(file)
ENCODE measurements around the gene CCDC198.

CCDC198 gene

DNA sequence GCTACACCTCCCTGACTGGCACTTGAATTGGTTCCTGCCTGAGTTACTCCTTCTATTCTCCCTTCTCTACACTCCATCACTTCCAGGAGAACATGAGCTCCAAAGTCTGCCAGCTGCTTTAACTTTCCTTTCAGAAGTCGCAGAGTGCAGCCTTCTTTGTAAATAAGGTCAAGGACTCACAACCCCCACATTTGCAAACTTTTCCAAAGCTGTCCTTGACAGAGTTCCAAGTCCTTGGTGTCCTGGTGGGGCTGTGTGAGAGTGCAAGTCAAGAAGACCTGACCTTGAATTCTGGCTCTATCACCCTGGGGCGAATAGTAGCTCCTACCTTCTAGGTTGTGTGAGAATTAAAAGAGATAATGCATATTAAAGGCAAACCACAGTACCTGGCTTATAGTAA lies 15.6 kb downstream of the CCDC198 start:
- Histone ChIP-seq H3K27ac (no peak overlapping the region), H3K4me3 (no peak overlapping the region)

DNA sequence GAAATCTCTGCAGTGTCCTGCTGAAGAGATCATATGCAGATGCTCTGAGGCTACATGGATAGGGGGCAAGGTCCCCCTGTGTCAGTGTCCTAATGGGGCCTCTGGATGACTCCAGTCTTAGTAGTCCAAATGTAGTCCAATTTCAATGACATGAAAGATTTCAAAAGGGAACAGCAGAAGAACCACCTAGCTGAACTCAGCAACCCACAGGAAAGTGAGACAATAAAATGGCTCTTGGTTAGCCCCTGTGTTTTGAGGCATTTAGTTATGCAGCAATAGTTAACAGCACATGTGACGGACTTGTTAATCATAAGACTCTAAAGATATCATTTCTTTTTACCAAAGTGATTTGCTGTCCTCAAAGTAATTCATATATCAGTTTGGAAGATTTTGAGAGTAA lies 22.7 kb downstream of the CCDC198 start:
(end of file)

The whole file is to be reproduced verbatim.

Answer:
ENCODE measurements around the gene CCDC198.

CCDC198 gene

DNA sequence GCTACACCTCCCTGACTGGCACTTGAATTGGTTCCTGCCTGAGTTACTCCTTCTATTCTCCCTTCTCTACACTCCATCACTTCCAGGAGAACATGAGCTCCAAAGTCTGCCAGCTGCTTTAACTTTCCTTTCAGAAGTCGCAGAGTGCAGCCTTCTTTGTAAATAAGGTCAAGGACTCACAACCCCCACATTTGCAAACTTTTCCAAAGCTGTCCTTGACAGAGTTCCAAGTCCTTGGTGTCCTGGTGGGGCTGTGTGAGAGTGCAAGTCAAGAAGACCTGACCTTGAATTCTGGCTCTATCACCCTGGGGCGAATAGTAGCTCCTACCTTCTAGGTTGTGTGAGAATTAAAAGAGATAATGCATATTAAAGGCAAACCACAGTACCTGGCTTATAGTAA lies 15.6 kb downstream of the CCDC198 start:
- Histone ChIP-seq H3K27ac (no peak overlapping the region), H3K4me3 (no peak overlapping the region)

DNA sequence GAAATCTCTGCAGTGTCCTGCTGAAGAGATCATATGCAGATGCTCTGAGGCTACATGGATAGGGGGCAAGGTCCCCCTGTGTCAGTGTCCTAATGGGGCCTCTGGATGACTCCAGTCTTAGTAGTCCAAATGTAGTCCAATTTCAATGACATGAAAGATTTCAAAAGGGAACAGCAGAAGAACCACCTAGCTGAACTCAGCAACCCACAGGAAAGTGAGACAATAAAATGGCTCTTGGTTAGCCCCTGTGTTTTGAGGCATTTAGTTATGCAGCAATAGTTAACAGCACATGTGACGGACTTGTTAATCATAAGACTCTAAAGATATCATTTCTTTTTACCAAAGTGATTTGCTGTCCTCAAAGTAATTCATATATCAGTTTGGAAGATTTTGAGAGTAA lies 22.7 kb downstream of the CCDC198 start: